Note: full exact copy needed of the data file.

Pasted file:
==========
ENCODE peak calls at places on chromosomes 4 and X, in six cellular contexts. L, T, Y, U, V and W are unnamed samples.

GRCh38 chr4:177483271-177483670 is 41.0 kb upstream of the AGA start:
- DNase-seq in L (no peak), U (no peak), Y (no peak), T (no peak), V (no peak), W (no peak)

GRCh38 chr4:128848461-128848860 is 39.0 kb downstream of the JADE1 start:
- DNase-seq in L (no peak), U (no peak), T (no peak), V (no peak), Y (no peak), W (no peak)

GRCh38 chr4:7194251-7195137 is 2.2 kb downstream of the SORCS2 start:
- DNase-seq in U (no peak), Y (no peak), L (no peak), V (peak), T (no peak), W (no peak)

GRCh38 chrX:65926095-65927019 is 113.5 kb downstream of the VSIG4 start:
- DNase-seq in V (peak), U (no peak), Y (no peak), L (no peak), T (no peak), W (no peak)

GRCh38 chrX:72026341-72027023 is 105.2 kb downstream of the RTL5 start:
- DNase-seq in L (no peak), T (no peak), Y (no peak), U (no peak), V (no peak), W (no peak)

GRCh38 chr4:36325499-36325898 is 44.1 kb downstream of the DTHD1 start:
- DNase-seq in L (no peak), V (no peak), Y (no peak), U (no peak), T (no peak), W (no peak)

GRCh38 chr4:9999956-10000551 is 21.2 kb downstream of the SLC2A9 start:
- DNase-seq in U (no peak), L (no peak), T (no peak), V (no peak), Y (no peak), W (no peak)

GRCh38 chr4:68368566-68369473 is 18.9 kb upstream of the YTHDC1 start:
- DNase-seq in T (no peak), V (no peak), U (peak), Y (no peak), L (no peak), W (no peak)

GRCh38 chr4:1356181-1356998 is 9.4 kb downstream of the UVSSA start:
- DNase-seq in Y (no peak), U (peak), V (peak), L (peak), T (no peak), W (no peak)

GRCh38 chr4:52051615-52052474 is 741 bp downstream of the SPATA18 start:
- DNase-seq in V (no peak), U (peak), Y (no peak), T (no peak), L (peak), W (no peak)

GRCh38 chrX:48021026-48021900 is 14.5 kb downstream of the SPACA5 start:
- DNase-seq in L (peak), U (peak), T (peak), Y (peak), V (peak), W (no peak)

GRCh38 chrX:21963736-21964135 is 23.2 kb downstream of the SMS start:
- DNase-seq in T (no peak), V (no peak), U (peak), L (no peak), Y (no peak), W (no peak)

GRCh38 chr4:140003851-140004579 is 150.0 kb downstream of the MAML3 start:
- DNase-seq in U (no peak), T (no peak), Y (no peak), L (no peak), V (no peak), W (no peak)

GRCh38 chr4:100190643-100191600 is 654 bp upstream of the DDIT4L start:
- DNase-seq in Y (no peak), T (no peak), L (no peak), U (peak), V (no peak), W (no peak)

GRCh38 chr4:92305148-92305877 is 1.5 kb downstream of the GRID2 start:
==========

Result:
ENCODE peak calls at places on chromosomes 4 and X, in six cellular contexts. L, T, Y, U, V and W are unnamed samples.

GRCh38 chr4:177483271-177483670 is 41.0 kb upstream of the AGA start:
- DNase-seq in L (no peak), U (no peak), Y (no peak), T (no peak), V (no peak), W (no peak)

GRCh38 chr4:128848461-128848860 is 39.0 kb downstream of the JADE1 start:
- DNase-seq in L (no peak), U (no peak), T (no peak), V (no peak), Y (no peak), W (no peak)

GRCh38 chr4:7194251-7195137 is 2.2 kb downstream of the SORCS2 start:
- DNase-seq in U (no peak), Y (no peak), L (no peak), V (peak), T (no peak), W (no peak)

GRCh38 chrX:65926095-65927019 is 113.5 kb downstream of the VSIG4 start:
- DNase-seq in V (peak), U (no peak), Y (no peak), L (no peak), T (no peak), W (no peak)

GRCh38 chrX:72026341-72027023 is 105.2 kb downstream of the RTL5 start:
- DNase-seq in L (no peak), T (no peak), Y (no peak), U (no peak), V (no peak), W (no peak)

GRCh38 chr4:36325499-36325898 is 44.1 kb downstream of the DTHD1 start:
- DNase-seq in L (no peak), V (no peak), Y (no peak), U (no peak), T (no peak), W (no peak)

GRCh38 chr4:9999956-10000551 is 21.2 kb downstream of the SLC2A9 start:
- DNase-seq in U (no peak), L (no peak), T (no peak), V (no peak), Y (no peak), W (no peak)

GRCh38 chr4:68368566-68369473 is 18.9 kb upstream of the YTHDC1 start:
- DNase-seq in T (no peak), V (no peak), U (peak), Y (no peak), L (no peak), W (no peak)

GRCh38 chr4:1356181-1356998 is 9.4 kb downstream of the UVSSA start:
- DNase-seq in Y (no peak), U (peak), V (peak), L (peak), T (no peak), W (no peak)

GRCh38 chr4:52051615-52052474 is 741 bp downstream of the SPATA18 start:
- DNase-seq in V (no peak), U (peak), Y (no peak), T (no peak), L (peak), W (no peak)

GRCh38 chrX:48021026-48021900 is 14.5 kb downstream of the SPACA5 start:
- DNase-seq in L (peak), U (peak), T (peak), Y (peak), V (peak), W (no peak)

GRCh38 chrX:21963736-21964135 is 23.2 kb downstream of the SMS start:
- DNase-seq in T (no peak), V (no peak), U (peak), L (no peak), Y (no peak), W (no peak)

GRCh38 chr4:140003851-140004579 is 150.0 kb downstream of the MAML3 start:
- DNase-seq in U (no peak), T (no peak), Y (no peak), L (no peak), V (no peak), W (no peak)

GRCh38 chr4:100190643-100191600 is 654 bp upstream of the DDIT4L start:
- DNase-seq in Y (no peak), T (no peak), L (no peak), U (peak), V (no peak), W (no peak)

GRCh38 chr4:92305148-92305877 is 1.5 kb downstream of the GRID2 start: